Too much plumbing. Too little poetry.

We live in a world driven by data and although we probably don’t even understand half of it or don’t even bother to look into it as we should, decisions aren’t taken unless they can be fully rationalized. As Rishad Tobaccowala mentioned in a recent post: “In marketing we worship the algorithm and its superiority toContinue reading “Too much plumbing. Too little poetry.”

How to persuade clients to take creative risks?

Pat Fallon shares his thoughts on how to get your clients to take creative risks: “Taking risks is part of our business. One key to persuading clients to take a risk is tightly aligning strategy with the creative approach. Although some observers think advertising comes down to crazy people sitting in a room brainstorming, strategy isContinue reading “How to persuade clients to take creative risks?”

Compass over maps

In one of the best talks at this year’s TED Conference in Vancouver, Joi Ito (Director of MIT Media Lab) said the following: The idea is that the cost of writing a plan or mapping something is getting so expensive and it’s not very accurate or useful. So in the Safecast story, we knew weContinue reading “Compass over maps”

Share rate. The best way to measure how content spread

Why you need to look at the share rate rather than views or shares to measure whether content was actually shared online successfully.

Advertising should be about enabling stories to be told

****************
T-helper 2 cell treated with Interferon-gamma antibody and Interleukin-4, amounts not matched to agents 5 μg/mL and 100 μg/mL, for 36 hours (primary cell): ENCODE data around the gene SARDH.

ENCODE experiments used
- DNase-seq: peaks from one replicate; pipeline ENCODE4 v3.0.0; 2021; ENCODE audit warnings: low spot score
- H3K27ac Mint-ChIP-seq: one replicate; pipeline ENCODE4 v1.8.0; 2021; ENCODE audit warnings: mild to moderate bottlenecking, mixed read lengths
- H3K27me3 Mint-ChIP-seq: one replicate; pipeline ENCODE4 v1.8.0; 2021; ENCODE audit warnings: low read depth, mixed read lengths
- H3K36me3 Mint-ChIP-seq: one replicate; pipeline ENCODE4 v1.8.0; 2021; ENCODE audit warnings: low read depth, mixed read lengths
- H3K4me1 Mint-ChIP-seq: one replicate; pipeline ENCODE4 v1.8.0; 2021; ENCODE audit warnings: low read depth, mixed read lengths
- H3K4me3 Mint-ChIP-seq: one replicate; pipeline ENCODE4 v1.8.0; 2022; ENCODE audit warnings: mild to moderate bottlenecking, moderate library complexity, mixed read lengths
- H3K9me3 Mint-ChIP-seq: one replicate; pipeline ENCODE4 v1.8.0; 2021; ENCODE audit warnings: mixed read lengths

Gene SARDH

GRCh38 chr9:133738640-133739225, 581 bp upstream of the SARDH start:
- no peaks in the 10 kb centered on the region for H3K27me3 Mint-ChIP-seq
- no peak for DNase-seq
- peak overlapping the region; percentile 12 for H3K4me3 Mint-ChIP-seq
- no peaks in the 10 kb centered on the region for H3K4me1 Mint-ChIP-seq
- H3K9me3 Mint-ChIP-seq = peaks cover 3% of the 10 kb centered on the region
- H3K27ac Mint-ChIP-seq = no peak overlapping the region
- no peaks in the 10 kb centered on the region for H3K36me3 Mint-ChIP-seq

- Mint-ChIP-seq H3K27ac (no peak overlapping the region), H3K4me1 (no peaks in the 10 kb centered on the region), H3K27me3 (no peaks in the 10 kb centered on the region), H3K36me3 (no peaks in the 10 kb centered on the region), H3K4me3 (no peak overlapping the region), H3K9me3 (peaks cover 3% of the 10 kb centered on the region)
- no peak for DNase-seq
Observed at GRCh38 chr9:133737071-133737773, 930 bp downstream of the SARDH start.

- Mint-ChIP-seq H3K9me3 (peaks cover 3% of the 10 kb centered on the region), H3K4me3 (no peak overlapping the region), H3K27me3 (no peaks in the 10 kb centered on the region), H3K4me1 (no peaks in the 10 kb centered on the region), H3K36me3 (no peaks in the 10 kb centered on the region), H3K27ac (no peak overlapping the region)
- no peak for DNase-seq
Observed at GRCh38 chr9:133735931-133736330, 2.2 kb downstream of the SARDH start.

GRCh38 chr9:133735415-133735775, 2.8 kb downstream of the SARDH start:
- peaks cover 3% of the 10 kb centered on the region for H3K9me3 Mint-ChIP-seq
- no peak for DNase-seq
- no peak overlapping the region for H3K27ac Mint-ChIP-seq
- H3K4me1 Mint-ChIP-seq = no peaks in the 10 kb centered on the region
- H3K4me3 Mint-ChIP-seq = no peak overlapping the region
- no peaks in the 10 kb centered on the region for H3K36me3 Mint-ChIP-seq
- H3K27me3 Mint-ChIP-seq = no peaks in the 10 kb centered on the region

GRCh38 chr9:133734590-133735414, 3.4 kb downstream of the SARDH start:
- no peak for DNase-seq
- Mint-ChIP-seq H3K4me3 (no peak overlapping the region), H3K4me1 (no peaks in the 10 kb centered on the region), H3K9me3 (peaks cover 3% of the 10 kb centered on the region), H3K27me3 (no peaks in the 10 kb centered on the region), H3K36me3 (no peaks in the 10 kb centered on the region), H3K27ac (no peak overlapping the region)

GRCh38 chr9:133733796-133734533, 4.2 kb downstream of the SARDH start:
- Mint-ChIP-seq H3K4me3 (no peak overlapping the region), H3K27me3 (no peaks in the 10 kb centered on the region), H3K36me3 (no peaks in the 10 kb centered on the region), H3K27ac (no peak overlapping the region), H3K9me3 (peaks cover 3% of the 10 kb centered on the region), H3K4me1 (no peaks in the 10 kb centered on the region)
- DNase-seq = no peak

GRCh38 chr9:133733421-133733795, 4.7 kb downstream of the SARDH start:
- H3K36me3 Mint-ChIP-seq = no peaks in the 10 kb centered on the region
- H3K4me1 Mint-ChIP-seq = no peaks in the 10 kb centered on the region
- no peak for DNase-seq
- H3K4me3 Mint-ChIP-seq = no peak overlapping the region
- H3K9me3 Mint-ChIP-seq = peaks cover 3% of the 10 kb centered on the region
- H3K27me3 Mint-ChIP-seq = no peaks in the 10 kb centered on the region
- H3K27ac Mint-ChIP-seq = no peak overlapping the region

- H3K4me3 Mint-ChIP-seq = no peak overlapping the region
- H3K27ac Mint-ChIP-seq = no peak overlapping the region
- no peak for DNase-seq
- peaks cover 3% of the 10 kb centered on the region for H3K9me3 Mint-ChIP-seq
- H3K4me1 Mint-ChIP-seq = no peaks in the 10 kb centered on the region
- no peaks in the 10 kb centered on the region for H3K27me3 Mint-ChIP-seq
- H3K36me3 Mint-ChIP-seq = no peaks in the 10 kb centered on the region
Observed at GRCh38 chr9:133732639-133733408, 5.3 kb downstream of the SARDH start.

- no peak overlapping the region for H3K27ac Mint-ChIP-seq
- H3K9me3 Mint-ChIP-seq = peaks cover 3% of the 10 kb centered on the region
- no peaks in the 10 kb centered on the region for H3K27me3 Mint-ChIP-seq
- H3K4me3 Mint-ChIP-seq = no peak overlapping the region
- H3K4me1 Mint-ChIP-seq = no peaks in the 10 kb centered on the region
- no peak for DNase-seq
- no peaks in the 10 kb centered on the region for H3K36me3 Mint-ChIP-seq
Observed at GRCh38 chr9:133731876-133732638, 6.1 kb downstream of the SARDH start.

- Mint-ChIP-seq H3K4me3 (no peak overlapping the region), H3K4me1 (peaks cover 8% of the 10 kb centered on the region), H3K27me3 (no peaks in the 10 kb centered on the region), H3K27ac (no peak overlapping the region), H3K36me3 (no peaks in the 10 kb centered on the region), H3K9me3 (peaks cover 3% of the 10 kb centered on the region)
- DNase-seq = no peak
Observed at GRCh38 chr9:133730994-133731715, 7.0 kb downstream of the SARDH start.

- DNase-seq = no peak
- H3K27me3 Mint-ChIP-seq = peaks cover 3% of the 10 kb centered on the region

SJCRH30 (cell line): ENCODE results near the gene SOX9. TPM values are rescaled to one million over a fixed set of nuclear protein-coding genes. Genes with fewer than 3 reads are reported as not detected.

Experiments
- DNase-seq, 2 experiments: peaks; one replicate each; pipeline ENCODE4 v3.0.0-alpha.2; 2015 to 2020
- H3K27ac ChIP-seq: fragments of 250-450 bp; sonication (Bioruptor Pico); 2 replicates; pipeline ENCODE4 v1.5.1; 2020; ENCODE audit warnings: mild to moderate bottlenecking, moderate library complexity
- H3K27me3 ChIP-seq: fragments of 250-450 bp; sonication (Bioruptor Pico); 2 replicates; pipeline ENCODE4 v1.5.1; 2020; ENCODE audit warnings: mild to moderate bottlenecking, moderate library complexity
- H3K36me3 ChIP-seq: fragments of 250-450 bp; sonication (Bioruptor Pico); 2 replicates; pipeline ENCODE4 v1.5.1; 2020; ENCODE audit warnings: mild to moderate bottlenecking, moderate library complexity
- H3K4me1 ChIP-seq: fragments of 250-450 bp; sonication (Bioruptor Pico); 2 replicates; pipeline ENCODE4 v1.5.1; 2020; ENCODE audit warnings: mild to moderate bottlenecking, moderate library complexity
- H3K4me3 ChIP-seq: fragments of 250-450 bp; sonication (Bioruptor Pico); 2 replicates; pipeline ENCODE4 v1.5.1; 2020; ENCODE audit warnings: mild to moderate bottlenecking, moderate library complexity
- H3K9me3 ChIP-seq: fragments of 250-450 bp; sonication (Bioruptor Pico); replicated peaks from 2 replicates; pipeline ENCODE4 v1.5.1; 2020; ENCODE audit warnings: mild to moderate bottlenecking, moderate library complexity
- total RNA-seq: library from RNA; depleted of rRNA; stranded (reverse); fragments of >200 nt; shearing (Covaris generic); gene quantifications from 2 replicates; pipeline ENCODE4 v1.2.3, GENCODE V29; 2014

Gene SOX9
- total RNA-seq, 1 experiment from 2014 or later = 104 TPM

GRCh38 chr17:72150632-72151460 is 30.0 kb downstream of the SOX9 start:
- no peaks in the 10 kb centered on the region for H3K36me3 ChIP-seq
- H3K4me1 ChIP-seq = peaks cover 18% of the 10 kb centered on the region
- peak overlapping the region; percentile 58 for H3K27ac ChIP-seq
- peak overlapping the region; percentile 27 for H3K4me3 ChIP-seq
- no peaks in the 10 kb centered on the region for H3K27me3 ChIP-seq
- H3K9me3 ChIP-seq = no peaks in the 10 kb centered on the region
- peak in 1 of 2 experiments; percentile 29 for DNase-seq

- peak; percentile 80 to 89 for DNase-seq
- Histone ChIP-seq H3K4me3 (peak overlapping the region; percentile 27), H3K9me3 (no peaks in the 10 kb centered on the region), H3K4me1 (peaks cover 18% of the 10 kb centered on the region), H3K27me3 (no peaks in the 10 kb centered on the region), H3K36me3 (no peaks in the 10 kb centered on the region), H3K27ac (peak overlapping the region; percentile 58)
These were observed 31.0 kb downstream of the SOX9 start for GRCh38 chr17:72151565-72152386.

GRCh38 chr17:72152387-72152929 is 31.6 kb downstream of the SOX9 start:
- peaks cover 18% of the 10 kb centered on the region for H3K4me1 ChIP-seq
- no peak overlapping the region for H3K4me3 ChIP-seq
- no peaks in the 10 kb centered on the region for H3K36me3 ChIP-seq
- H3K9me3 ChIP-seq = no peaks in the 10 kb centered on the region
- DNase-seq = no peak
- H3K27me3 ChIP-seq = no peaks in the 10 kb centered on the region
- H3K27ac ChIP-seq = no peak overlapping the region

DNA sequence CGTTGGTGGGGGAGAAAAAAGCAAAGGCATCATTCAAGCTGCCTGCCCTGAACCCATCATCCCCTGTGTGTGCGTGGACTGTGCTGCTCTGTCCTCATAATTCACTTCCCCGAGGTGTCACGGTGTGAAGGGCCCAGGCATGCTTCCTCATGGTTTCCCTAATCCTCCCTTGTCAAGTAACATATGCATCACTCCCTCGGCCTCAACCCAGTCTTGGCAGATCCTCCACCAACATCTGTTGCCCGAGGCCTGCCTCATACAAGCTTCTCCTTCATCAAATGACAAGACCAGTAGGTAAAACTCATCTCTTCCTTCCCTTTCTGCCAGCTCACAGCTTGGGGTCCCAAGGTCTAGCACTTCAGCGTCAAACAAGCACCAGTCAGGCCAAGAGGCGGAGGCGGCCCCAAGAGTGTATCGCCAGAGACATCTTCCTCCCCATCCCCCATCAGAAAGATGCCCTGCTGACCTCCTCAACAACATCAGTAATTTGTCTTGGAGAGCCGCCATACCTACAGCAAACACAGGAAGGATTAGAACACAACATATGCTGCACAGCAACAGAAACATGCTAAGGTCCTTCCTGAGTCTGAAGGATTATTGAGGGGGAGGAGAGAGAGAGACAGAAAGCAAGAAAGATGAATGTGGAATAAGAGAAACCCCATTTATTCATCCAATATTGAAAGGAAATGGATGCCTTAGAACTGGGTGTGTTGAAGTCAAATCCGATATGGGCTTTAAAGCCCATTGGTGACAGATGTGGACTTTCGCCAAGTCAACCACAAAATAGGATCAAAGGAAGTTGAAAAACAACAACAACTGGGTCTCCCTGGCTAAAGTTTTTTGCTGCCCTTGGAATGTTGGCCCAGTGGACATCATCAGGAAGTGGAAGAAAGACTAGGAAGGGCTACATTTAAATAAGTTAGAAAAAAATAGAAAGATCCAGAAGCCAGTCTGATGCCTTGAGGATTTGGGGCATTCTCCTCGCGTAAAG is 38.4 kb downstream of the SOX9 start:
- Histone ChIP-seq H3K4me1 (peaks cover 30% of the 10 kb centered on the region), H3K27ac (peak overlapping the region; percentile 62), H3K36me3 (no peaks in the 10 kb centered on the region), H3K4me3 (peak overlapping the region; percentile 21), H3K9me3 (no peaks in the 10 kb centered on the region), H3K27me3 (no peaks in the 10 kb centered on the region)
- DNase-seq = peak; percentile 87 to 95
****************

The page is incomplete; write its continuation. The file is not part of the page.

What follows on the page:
A few weeks ago I did a talk about the ‘Rebirth of Advertising‘ at TEDxLiege. Rebirth was the theme of the TEDx event that day and I wanted to bring a story that proves it is actually a great time to be in advertising today. That is if you don’t think about advertising as theContinue reading “Advertising should be about enabling stories to be told”

The cure for boredom is curiosity

The first question our strategy interns will ask when they start here will almost always be: “what makes a good strategist?”. There are many answers to give to this question but I will only give one: be curious. I am convinced that this is the first and most important quality a good strategist must have,Continue reading “The cure for boredom is curiosity”

An ‘audience’ is an organisational convenience from a broadcast age

Activities not audiences. Russell Davies wrote an interesting post about how organizations are thriving upon ‘marketing thinking’ and how digital breaks most of that traditional thinking for good. It’s not about technology, it’s about a change of mind. “An ‘audience’ is an organisational convenience from a broadcast age. It’s a reasonable way of segmenting theContinue reading “An ‘audience’ is an organisational convenience from a broadcast age”

What strategists could learn from standup comedy

A while ago 4 of the best comedians of all time met and talked about their profession, sharing a whole bunch of insites that are valuable for all of us. It’s impressive to see and hear how much preparation goes into a good standup comedy show and that it’s not because they make it lookContinue reading “What strategists could learn from standup comedy”

Don’t just think different, hire different

Not that long ago a write a bit on ‘hiring omnivores‘ trying to highlight again that we need to rethink the way we hire people if we want the advertising of the future to be any different than the advertising we’ve grown up with. And which we hate, or at least most of it. It’sContinue reading “Don’t just think different, hire different”

The strategy is delivery: it’s not complicated, it’s just hard

Neil Perkin does many interesting things. One of those things is organizing the so called “Google Firestarters” which he curates for Google UK. Last Monday he had invited Russell Davies, planning legend and now creative director at GDS, to come and talk about his learnings and insights working on GOV.uk. Fascinating talk, well worth crossingContinue reading “The strategy is delivery: it’s not complicated, it’s just hard”